Iraq In Transition

Nasiriya: 'promise the revolution will be back' if demands not met

  • 2020-05-29
Nasiriya: 'promise the revolution will be back' if demands not met
Dhi Qar, several protestors are waving the Iraqi flag at the Habubi square in the city of Nasiriya, 2020. Photo: Ali Nasri
Ali Nasri- Dhi Qar

Abu Ahmad, who is in his 50s, is sitting down in front of his tent at the Habubi square in the southern city of Nasiriya. Resistance is seen from his eyes, he again set up his tents in a way showing that he will continue protesting and will not leave the square. “No matter how long our revolution will take, it will succeed.”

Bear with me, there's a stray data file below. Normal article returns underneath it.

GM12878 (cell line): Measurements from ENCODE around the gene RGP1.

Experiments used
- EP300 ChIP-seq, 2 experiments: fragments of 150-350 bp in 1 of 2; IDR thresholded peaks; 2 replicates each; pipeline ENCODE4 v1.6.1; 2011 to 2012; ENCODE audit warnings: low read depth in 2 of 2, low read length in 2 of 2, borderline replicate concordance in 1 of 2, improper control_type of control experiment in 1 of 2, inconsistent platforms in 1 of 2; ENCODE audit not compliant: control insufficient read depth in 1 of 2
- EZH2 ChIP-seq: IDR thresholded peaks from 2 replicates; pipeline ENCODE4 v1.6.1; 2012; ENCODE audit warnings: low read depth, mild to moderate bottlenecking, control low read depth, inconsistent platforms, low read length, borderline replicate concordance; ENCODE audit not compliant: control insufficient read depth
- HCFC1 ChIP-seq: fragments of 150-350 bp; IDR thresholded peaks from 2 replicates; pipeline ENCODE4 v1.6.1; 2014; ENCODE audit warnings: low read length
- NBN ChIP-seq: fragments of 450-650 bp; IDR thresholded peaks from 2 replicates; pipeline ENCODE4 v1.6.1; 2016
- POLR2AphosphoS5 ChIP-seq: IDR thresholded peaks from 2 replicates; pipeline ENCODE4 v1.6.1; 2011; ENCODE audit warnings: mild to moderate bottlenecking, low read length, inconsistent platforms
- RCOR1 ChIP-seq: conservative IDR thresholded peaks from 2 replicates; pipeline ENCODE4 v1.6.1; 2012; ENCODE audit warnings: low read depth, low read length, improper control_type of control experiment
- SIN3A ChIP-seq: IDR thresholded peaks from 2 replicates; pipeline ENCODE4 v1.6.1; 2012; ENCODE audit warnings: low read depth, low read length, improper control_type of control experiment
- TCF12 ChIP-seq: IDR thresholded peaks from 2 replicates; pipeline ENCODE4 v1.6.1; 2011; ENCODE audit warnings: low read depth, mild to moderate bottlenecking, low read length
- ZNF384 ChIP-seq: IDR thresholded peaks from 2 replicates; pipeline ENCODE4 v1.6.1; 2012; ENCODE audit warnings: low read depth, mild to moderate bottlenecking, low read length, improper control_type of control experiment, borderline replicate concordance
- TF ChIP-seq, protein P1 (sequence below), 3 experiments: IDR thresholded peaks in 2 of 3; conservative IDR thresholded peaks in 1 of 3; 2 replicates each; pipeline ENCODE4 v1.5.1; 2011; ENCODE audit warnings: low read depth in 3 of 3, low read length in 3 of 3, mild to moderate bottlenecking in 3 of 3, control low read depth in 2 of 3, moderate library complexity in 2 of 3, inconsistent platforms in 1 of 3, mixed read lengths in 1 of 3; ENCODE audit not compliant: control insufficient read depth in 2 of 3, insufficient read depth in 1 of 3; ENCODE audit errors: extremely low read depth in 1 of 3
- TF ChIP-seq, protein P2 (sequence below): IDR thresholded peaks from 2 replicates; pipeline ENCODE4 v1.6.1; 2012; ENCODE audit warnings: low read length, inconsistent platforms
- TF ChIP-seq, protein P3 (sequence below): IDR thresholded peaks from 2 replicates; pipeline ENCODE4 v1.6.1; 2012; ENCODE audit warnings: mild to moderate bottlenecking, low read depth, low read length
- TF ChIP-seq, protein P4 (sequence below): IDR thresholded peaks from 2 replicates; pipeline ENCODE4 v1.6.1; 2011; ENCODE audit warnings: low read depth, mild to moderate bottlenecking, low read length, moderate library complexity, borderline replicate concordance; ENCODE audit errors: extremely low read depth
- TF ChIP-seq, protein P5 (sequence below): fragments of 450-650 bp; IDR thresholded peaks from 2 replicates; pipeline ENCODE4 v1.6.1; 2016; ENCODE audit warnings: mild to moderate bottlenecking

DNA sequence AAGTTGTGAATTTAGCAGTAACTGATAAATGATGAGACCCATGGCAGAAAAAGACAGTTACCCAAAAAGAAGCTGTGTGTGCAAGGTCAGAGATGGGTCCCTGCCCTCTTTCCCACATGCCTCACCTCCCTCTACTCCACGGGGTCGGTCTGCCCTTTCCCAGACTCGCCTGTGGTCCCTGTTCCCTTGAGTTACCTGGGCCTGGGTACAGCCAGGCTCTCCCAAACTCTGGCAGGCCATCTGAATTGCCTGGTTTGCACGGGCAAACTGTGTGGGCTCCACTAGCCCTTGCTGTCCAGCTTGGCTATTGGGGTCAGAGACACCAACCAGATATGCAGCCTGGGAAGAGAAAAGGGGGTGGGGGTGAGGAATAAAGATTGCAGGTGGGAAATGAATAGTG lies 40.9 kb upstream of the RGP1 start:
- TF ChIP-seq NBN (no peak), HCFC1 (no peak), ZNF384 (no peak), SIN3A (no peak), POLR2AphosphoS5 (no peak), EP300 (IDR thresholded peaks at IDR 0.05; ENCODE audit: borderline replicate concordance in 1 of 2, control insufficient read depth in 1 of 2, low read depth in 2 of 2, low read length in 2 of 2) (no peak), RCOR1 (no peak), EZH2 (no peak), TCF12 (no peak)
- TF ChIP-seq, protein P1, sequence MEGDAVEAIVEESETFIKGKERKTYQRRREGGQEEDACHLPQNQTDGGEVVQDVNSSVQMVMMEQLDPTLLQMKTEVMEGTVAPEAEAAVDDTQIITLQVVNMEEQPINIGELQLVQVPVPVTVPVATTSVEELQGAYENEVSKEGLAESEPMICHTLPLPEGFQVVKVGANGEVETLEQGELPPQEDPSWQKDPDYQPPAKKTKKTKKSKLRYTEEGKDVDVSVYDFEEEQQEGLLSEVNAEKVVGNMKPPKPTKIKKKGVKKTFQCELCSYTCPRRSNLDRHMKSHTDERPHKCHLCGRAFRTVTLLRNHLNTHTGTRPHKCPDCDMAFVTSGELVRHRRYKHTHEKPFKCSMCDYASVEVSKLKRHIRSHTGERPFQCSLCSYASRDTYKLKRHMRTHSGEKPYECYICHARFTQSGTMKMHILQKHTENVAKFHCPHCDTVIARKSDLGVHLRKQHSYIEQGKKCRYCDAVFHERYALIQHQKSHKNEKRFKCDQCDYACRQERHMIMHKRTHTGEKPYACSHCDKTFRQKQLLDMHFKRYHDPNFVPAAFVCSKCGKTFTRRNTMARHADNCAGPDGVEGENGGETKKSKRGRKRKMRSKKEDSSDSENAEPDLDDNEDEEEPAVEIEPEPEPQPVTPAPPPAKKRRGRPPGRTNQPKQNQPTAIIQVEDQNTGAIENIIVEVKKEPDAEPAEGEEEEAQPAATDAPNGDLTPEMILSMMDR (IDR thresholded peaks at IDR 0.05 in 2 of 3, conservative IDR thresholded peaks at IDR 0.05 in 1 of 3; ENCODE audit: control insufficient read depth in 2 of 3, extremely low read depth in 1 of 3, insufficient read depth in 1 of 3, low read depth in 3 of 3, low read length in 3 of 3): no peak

Ahmad, who advocates for fundamental political and economic reforms, said that, “I have joined the protests since start of the demonstrations on October 1st, 2019 and have continued for eight months.”  Even though hundreds of people have been killed, he is optimistic that his demands will be met.

Ahmad, who is among tens of people whom are called “revolutionaries”, remains at the protests square and insists on his continuous participation in the demonstrations, while the number of protestors who still stay at the tents have dropped greatly due to their compliance with the medical instructions aimed at preventing the spread of the virus.

Rejecting the promises

Salam Kadhim Talb, a student at the department of law at the university of Dhi Qar, explains the legitimacy of the demonstrations in the last eight months and said that, “the reforms that the former government as well as the current one led by Mustafa al-Kadhimi have announced are elastic reforms.”

The reforms that the former government as well as the current one led by Mustafa al-Kadhimi have announced are elastic reforms